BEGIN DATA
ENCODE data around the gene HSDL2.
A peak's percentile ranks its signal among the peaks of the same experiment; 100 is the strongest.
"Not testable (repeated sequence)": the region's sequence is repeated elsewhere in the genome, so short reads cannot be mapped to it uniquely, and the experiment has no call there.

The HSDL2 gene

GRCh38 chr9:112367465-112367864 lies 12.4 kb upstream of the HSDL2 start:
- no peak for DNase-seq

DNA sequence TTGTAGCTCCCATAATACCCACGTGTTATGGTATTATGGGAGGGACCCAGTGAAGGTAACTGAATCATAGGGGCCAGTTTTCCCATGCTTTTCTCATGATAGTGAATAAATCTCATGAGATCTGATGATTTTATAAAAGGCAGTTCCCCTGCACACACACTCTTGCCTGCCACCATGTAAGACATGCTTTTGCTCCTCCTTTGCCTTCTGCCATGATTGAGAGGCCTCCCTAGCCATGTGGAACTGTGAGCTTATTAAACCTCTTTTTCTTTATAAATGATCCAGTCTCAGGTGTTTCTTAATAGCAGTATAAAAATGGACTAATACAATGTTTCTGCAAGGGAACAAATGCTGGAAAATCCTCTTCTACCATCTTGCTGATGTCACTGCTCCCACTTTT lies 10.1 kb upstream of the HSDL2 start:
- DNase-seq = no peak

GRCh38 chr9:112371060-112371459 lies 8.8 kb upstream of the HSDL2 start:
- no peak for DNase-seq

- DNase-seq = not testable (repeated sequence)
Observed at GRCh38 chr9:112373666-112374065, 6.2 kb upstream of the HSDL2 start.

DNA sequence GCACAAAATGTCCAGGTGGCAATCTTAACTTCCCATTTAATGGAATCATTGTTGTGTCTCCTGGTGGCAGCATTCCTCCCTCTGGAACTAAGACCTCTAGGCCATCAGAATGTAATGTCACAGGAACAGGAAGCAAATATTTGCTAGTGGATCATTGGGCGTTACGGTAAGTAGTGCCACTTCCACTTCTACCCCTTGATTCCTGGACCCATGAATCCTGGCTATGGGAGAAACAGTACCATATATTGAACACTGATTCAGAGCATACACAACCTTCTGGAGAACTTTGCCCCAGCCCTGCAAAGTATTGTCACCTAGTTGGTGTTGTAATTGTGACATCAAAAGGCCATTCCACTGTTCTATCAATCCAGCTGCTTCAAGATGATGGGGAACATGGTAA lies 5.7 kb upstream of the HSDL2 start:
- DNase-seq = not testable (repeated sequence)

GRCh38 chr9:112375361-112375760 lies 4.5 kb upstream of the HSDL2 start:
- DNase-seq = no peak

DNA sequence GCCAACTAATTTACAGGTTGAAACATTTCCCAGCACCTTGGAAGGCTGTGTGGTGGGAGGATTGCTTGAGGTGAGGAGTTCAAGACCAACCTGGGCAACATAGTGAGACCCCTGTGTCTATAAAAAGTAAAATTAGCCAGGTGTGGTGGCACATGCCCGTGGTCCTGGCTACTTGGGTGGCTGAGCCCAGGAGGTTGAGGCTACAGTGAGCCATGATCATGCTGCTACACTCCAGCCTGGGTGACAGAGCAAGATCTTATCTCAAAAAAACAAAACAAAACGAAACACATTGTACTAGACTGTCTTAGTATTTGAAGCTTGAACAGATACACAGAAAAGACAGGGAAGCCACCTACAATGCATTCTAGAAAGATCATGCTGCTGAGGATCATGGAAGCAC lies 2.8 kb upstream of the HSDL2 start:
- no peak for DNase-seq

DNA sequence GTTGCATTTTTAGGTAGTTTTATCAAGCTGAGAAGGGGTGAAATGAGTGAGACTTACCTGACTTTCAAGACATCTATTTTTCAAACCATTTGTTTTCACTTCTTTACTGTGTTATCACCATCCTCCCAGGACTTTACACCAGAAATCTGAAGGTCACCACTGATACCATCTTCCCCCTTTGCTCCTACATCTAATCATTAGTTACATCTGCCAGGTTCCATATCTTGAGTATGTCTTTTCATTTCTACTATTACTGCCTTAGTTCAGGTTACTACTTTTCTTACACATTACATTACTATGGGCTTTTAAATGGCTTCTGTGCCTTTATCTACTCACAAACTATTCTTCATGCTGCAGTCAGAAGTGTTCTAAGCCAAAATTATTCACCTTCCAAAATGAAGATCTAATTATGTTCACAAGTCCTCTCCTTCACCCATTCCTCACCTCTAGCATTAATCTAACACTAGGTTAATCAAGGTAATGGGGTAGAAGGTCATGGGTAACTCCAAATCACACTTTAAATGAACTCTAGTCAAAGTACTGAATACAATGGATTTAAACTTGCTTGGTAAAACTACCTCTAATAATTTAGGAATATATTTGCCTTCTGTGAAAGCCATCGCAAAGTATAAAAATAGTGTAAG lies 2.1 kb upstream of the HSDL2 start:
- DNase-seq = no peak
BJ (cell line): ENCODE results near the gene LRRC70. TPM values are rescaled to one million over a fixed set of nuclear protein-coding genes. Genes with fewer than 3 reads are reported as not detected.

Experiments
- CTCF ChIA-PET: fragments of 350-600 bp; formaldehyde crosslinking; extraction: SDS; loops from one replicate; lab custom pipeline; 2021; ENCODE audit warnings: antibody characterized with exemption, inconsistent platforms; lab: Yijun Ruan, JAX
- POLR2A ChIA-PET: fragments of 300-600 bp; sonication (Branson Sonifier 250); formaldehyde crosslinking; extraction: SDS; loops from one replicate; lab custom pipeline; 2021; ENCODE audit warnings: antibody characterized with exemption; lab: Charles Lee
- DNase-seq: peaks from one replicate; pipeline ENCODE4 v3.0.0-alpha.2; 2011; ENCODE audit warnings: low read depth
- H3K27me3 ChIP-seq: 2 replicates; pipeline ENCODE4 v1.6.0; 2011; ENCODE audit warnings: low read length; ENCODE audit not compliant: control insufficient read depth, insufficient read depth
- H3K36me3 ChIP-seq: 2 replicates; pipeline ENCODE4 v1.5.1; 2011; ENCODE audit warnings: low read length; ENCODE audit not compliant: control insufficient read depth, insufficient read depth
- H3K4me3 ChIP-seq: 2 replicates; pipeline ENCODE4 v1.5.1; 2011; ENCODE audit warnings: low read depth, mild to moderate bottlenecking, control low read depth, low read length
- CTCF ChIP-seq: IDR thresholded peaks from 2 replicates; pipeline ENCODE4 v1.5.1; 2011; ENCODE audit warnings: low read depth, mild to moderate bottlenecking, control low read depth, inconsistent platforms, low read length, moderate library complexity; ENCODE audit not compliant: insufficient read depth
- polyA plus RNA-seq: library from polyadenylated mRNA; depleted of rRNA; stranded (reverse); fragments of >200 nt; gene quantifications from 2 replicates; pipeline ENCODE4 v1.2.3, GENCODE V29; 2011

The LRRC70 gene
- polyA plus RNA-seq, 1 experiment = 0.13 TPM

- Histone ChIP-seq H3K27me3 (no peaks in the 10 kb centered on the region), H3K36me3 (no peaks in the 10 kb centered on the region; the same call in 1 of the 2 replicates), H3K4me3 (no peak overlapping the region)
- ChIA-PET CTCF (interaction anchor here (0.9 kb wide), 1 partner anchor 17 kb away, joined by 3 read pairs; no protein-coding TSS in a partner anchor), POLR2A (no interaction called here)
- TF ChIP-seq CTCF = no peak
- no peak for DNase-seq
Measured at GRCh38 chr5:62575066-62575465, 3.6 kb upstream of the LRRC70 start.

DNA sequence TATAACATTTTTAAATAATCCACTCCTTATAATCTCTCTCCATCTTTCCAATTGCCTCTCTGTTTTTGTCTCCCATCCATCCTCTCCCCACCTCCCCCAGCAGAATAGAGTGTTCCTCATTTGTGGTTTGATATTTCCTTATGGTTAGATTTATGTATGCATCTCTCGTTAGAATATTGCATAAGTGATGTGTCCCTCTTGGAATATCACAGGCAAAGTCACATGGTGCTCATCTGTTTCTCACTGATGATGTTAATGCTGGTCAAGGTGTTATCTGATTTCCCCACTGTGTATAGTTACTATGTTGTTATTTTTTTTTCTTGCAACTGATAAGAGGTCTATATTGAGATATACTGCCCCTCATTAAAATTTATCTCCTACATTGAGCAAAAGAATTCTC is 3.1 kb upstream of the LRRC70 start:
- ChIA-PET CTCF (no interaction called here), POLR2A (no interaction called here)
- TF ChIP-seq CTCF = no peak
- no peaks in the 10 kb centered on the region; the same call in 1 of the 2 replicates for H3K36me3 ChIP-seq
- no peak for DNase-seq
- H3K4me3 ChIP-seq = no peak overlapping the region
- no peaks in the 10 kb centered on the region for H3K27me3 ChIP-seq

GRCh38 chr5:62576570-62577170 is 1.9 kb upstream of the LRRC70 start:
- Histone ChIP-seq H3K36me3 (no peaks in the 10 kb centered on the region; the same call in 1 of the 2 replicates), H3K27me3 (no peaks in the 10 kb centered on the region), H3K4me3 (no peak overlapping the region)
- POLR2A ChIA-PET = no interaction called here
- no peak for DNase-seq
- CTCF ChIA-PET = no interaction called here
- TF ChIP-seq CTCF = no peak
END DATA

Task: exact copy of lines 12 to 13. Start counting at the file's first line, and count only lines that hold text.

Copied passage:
Observed at GRCh38 chr9:112373666-112374065, 6.2 kb upstream of the HSDL2 start.

DNA sequence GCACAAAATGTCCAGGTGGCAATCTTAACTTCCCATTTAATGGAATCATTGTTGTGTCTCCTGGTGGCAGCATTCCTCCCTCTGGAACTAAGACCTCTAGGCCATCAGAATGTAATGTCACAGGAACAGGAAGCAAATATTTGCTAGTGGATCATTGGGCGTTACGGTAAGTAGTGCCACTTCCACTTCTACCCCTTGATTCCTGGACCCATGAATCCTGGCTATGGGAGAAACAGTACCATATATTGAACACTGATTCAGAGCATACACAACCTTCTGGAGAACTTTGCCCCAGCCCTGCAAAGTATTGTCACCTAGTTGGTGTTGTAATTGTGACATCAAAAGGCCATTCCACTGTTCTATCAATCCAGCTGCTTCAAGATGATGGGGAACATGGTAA lies 5.7 kb upstream of the HSDL2 start: